Birds or Nestlings
Baby birds or nestlings have few feathers, get cold fast, and must eat
every 20 minutes to stay alive.
If you find a baby bird, get the baby warm. Wrap it in a
tissue, but loosely so it can breathe. Check for wounds, broken bones,
blood or bruises. A bird taken from a cat is likely to be injured,
even if it isn't bleeding. If the bird is alert, warm or gaping for
food, it is likely not injured.
Second: Return an uninjured bird to the
nest if you can see one. The mother will not reject the baby, nor
smell a human scent. This is a myth. Birds do not have a keen sense of
smell and the best place for that baby is back in its nest. Keep an
eye out for nearby cats.
Third: If you can't find a nest or the
mother, the baby is an orphan. Put the baby in a small box with air
holes and take it to the nearest wildlife care center.
A baby that is bloody, bruised,
cold or not gaping for food is most likely injured. Do not try to feed
the baby. It is easy for them to aspirate (choke) on the food or water
that you are giving them. Put the baby in a small box with air holes
and bring the bird to the nearest wildlife rehabilitation center.
Juvenile Birds or Fledglings
Juvenile birds or fledglings are usually fully feathered or have tufts
of down. They are active and appear able to fly, but can't get enough
vertical height to avoid predators or return to their home.
First: If you find a fledgling, the nest
is probably nearby. If the bird is alert, mobile, hard to catch and
has no apparent injuries, look for the nest and put it back. If there
isn't a nest within reach or you can't see one, fashion a makeshift
nest out of a small margarine tub and a crumpled paper towel. Secure
it in a nearby tree or high bush; the parents will come back after all
threats (you, children, pets) are gone. Monitor the nest to verify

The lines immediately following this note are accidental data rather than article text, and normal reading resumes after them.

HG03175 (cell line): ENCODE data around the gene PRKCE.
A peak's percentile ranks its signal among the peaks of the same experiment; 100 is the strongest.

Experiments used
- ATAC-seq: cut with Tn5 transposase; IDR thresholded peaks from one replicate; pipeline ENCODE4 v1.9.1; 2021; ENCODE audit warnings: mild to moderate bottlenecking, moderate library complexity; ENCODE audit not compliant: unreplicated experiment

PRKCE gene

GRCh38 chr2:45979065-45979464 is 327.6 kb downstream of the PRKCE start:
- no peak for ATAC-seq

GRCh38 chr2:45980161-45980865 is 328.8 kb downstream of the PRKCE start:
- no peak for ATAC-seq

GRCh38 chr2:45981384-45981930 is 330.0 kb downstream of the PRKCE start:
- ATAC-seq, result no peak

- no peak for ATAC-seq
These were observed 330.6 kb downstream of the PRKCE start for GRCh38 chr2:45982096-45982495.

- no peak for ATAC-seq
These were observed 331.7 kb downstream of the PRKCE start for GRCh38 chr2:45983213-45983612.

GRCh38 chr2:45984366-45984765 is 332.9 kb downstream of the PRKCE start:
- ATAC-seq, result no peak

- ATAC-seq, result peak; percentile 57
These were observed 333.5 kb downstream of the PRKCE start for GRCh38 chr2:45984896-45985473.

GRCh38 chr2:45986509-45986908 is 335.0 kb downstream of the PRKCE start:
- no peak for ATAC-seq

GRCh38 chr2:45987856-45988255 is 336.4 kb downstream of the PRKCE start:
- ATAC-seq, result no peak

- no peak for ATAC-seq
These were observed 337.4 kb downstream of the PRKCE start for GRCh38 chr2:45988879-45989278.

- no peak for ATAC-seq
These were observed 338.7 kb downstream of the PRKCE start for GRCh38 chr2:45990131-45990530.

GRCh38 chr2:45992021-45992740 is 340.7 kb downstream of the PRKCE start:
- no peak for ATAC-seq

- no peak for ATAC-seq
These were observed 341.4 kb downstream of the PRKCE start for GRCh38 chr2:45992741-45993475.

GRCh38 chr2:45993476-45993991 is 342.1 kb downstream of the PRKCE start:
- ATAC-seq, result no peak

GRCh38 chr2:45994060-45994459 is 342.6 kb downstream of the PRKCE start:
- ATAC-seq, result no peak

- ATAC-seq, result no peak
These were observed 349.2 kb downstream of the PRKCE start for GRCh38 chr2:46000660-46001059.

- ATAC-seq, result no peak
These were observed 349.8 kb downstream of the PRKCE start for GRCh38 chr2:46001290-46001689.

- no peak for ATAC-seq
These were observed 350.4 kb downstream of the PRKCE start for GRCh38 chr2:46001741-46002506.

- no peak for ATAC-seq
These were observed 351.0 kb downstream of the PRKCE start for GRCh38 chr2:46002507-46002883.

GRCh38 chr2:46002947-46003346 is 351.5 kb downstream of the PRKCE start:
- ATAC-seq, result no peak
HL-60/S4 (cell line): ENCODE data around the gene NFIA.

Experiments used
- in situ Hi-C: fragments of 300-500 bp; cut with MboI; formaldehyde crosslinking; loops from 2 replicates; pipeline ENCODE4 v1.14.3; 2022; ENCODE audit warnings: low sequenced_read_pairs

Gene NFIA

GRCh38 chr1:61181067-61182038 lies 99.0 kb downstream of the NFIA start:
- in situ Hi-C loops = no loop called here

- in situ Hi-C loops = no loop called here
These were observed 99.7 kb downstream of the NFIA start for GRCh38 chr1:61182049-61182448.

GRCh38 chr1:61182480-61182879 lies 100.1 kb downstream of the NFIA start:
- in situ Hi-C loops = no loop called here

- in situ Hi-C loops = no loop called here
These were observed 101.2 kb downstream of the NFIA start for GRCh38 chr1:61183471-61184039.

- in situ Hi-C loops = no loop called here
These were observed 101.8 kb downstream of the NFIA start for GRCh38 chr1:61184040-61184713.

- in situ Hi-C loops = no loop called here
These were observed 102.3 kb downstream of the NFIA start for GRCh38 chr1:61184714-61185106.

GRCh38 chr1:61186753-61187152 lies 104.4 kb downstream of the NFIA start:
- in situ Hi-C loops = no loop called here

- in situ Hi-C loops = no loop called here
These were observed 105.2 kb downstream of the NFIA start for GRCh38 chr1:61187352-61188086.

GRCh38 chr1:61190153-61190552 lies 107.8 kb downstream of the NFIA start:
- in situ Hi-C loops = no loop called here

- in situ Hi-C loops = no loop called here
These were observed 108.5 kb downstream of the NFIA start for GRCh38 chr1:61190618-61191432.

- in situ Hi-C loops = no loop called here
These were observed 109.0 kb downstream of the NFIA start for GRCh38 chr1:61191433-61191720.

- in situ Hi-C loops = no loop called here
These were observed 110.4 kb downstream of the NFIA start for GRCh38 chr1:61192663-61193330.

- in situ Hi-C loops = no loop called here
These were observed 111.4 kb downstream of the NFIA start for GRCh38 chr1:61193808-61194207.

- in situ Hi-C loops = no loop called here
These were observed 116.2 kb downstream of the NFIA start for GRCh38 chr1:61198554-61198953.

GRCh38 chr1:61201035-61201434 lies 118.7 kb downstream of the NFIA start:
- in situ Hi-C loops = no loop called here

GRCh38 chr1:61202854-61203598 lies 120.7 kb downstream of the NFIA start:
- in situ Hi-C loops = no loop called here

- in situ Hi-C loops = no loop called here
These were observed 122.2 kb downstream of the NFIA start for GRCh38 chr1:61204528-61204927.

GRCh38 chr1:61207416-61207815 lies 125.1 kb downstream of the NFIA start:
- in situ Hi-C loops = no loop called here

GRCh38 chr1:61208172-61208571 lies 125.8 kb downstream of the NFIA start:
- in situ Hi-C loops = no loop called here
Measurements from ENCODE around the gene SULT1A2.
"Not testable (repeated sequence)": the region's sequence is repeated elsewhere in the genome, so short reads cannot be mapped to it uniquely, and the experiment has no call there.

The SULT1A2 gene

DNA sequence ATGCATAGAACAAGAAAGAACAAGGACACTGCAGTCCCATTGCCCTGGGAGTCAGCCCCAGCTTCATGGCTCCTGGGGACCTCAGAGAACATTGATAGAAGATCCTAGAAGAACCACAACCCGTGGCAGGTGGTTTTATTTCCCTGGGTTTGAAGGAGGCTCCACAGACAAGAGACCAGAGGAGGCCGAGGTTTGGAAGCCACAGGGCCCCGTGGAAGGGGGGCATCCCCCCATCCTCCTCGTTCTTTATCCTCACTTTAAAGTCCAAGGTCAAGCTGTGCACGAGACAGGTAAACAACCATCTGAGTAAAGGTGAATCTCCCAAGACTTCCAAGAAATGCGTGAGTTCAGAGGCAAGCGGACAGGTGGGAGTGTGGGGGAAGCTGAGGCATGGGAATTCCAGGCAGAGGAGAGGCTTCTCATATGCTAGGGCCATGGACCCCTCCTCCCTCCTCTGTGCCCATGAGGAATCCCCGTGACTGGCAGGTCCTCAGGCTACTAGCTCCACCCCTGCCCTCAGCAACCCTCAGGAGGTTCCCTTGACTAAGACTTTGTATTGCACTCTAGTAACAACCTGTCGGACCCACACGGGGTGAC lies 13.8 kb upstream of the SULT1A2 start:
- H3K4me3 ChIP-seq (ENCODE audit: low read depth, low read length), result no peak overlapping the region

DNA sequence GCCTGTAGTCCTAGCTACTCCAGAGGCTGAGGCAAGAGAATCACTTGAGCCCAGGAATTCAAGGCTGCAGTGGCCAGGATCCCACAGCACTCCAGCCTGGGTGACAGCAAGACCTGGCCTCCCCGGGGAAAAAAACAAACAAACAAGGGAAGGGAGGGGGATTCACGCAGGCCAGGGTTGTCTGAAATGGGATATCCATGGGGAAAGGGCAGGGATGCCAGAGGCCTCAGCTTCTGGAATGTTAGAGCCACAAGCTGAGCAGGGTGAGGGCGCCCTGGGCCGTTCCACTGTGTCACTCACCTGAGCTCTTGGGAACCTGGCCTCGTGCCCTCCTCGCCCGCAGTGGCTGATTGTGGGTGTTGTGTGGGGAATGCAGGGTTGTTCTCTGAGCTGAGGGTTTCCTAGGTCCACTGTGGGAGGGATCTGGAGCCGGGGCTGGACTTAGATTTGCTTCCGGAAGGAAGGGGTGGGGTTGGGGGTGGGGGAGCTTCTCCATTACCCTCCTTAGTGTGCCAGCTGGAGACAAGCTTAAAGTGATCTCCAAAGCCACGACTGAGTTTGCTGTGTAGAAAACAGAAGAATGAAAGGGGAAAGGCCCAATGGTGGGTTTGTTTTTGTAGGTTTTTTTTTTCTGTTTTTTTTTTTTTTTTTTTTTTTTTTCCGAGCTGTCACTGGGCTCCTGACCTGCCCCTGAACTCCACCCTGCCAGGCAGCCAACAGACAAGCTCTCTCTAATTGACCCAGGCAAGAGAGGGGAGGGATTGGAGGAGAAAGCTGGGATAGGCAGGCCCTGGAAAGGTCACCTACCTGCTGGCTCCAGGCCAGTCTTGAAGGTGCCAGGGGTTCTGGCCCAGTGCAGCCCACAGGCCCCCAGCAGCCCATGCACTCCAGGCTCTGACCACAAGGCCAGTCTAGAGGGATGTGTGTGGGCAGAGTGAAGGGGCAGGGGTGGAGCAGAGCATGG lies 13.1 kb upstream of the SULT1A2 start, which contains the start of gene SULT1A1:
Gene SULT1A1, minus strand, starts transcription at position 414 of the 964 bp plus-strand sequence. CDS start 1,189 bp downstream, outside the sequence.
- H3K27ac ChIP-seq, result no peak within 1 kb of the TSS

that the parents are again feeding the bird.
Second: If there are no signs of the
parents, keep the fledgling in a box (remember the air holes!) and
bring it immediately to a wildlife rehabilitation center.
For injured seabirds (pelicans, seagulls, or cormorants) or waterfowl
(herons, egrets, or grebes), please flag down a lifeguard, alert the
Harbor Patrol, or call the Wildlife Center. These birds are difficult
to capture and can be dangerous. If you choose to take responsibility
for the bird, throw a large sheet or a box over the creature. If
possible, wear gloves and goggles when handling a wild animal.
Consider how you will transport a large, struggling animal.
times, a severely injured or starving creature will quietly allow you
to pick it up and carry it to safety, but rescuing large wildlife adds
an element of danger. If you should discover an injured or orphaned
mammal, such as a raccoon, squirrel, opossum or coyote, please call
your local police or animal control office for pickup, or bring it to
the Wildlife Center for treatment. Be careful. These animals carry
disease, and will give you a nasty bite as a reward for your rescue
efforts. For injured mammals, we recommend that you flag down a park
ranger, alert law enforcement, or call the Wildlife Center. If you
choose to take responsibility for the animal, throw a large sheet or a
box over the creature. If possible, wear gloves and goggles when
handling a wild animal. Consider how you will transport a struggling
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